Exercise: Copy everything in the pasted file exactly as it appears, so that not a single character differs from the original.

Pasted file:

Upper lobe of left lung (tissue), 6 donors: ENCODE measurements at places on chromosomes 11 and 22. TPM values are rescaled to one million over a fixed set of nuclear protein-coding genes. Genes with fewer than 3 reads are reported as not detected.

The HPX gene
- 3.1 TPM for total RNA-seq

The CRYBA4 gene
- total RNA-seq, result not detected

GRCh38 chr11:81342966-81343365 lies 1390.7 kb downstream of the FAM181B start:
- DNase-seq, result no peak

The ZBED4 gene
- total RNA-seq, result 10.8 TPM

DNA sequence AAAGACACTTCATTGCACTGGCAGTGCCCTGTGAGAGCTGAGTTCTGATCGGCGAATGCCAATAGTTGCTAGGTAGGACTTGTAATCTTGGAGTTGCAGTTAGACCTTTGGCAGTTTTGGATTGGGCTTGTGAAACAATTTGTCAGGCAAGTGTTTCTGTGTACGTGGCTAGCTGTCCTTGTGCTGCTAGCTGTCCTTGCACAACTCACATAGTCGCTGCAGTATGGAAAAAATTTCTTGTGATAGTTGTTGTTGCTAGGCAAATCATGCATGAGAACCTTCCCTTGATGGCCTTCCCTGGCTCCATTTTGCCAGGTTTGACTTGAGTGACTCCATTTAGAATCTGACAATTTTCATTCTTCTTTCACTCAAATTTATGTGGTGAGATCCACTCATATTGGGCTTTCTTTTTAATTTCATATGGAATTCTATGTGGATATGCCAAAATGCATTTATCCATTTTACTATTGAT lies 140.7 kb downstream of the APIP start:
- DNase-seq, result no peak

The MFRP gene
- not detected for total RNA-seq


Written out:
Upper lobe of left lung (tissue), 6 donors: ENCODE measurements at places on chromosomes 11 and 22. TPM values are rescaled to one million over a fixed set of nuclear protein-coding genes. Genes with fewer than 3 reads are reported as not detected.

The HPX gene
- 3.1 TPM for total RNA-seq

The CRYBA4 gene
- total RNA-seq, result not detected

GRCh38 chr11:81342966-81343365 lies 1390.7 kb downstream of the FAM181B start:
- DNase-seq, result no peak

The ZBED4 gene
- total RNA-seq, result 10.8 TPM

DNA sequence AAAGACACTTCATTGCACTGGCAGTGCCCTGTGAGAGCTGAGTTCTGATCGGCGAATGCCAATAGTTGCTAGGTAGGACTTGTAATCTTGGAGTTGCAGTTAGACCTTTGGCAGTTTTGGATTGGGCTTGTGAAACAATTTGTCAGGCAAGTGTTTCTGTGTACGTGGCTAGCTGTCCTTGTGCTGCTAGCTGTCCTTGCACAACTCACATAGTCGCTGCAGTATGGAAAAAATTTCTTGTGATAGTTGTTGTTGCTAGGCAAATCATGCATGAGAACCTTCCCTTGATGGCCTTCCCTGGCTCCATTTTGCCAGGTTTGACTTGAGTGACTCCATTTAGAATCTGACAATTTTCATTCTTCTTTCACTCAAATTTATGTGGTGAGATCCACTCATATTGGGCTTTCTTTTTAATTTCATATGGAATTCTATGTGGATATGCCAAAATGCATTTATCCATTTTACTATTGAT lies 140.7 kb downstream of the APIP start:
- DNase-seq, result no peak

The MFRP gene
- not detected for total RNA-seq